A Commitment To Service

A common value in humanity is service to others. This service can be betterment of self, to the family, the town, the city, the country, or to humanity as a whole. All are important. Global citizenship education focuses on helping citizens better themselves through climbing this ladder of service.

Last week, Harvard University hosted Joe Goodwin, a U.S. Army Veteran, to discuss the concept of service. While many people have opinions about the merit of what the U.S. Army has done in Afghanistan or Iraq, for example, the individual service members who join the Army often do so from feelings of service to their country or to the world as a whole.

Mr. Goodwin proposed a one-year requirement of service in the U.S. for youth between the ages of 18-25. This service could be fulfilled through activity in the Peace Corps, Teach for America, or through military service. Mr. Goodwin believes that such service would decrease political divisiveness, improve understanding of diversity, and give skills to youth that would later help in their careers.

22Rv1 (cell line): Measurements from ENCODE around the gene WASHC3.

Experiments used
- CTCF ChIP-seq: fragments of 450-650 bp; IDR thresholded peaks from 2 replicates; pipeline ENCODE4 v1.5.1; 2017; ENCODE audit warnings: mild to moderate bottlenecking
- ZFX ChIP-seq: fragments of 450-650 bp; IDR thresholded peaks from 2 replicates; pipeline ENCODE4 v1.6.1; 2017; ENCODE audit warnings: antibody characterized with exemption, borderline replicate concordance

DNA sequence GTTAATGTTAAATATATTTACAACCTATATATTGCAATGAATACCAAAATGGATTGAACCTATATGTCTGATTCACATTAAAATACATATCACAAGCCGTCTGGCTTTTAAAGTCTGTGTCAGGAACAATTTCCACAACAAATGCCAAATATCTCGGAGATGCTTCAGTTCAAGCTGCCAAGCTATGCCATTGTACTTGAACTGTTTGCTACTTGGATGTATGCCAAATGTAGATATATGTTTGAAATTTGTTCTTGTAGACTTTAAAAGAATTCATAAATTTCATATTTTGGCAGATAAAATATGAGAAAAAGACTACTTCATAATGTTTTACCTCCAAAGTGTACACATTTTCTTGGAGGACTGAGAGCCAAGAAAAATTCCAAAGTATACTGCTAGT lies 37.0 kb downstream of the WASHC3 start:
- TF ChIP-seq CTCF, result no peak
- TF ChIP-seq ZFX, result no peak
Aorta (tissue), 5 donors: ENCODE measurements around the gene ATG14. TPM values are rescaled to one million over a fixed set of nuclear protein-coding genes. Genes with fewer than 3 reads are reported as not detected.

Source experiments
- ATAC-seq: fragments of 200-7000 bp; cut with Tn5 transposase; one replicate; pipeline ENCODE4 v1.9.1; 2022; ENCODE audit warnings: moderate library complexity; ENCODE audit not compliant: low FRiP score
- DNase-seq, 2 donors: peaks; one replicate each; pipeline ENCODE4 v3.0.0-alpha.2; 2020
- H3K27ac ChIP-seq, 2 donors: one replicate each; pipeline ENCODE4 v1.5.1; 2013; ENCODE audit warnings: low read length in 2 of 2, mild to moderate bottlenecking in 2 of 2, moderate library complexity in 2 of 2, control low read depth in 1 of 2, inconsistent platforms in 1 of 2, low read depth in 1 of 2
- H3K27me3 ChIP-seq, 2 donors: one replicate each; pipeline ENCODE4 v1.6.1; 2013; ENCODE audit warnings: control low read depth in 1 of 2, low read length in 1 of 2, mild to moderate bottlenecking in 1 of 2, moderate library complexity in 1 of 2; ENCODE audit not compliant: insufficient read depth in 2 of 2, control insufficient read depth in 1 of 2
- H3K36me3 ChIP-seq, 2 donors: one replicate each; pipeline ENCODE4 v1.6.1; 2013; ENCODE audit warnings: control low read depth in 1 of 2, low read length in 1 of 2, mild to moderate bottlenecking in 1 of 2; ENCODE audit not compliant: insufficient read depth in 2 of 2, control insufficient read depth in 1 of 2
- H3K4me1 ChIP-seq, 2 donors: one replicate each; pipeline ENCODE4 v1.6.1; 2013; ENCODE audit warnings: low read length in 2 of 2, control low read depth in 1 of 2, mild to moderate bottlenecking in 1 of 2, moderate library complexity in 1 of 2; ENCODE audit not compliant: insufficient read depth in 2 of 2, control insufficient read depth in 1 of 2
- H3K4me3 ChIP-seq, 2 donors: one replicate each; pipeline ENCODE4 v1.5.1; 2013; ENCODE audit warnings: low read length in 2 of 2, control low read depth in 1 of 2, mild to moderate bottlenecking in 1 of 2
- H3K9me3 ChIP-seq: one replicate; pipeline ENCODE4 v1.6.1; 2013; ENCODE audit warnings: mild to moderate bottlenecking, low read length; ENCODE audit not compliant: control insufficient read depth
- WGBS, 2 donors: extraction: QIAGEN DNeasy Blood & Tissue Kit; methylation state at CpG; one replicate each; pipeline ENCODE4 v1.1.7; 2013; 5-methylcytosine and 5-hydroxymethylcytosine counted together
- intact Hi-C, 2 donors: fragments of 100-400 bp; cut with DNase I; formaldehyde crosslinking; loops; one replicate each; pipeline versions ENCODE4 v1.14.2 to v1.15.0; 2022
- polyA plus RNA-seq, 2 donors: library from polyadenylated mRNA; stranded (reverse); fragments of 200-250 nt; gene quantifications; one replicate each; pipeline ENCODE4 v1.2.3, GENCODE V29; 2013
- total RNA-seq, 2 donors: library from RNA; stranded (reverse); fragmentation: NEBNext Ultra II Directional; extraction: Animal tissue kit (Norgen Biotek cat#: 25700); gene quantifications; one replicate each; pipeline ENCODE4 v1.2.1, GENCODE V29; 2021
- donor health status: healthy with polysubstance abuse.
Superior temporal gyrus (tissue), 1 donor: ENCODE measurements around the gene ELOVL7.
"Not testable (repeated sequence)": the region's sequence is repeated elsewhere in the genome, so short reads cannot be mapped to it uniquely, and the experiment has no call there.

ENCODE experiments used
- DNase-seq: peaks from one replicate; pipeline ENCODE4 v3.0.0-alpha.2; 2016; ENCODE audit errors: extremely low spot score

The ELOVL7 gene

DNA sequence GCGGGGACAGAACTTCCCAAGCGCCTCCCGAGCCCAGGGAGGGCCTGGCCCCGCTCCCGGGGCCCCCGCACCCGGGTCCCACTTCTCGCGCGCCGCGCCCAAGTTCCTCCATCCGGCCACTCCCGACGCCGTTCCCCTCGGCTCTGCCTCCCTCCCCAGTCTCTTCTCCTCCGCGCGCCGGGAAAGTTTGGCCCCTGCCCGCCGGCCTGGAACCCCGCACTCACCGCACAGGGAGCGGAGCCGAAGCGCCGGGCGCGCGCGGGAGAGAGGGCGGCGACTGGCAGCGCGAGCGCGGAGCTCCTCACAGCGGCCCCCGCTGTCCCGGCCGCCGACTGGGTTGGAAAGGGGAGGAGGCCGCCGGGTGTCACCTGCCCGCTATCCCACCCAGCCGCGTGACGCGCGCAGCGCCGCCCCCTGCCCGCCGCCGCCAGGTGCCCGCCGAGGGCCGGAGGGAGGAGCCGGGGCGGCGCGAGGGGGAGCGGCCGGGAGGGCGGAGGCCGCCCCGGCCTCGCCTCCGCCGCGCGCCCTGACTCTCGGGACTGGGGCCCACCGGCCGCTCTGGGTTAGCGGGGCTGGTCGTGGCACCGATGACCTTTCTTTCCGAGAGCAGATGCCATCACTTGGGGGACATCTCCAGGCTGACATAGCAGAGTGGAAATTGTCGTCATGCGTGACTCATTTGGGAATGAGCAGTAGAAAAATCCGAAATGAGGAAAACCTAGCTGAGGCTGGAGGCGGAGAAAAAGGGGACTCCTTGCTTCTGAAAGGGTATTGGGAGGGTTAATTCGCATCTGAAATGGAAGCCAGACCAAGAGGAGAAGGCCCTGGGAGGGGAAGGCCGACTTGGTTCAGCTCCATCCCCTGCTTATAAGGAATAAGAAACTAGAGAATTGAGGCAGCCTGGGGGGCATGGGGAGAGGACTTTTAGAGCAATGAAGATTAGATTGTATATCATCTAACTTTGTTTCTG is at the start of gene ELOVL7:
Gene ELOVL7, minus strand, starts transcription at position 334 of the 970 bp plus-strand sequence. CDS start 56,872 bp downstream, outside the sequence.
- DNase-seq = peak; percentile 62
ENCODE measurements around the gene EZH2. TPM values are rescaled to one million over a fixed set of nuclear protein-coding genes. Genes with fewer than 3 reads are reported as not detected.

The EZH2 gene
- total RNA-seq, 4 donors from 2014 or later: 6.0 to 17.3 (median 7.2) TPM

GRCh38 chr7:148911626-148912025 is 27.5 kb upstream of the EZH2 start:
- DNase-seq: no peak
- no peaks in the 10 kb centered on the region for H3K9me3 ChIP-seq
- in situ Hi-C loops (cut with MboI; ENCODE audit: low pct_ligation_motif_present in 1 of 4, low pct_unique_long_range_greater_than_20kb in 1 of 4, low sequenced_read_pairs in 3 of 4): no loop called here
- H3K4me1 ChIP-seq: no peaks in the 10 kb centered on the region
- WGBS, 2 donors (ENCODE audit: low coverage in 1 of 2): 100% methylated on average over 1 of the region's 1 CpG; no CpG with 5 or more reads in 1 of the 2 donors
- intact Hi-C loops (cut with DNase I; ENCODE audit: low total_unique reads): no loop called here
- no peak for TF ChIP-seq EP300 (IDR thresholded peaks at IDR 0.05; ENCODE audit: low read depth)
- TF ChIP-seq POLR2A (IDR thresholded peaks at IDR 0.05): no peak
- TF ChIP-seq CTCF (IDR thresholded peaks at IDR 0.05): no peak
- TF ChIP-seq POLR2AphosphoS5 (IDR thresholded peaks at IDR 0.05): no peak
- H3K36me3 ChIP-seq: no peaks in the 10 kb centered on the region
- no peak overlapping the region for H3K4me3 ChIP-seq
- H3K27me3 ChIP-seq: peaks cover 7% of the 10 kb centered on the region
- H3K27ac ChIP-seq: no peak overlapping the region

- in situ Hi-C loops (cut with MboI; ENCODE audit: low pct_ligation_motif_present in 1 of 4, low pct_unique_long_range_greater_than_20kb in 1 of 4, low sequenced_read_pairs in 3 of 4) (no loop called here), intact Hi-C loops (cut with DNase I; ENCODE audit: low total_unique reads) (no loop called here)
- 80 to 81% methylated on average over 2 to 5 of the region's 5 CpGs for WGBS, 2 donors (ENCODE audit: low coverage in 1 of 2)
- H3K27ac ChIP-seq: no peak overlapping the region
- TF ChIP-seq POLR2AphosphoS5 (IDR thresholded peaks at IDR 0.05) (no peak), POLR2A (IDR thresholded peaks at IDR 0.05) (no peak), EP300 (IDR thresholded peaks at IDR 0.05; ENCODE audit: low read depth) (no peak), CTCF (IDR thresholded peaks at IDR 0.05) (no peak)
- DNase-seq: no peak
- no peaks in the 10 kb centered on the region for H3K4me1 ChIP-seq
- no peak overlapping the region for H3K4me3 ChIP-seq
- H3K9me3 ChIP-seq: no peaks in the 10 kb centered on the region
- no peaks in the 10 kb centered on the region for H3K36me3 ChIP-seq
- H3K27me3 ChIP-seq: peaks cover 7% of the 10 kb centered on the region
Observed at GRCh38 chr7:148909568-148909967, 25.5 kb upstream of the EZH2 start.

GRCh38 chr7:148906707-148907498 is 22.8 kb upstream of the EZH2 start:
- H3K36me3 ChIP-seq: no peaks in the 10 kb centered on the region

Akash Wasil has applied the theories of philosophers like Michael Sandel of Harvard University to this issue. He notes that mandatory good works, for example the strategy of paying children to read, may not be as good for the children as simply learning to love to read. Such a mandatory approach removes the intrinsically satisfying and morally uplifting aspect of volunteering for a good cause.

Whatever one thinks about the idea of mandatory service, however, service itself is a common value and most agree it is good for the individual and the community. Global Citizenship Education seeks to encourage service at all levels — to the self, family, community, and globe.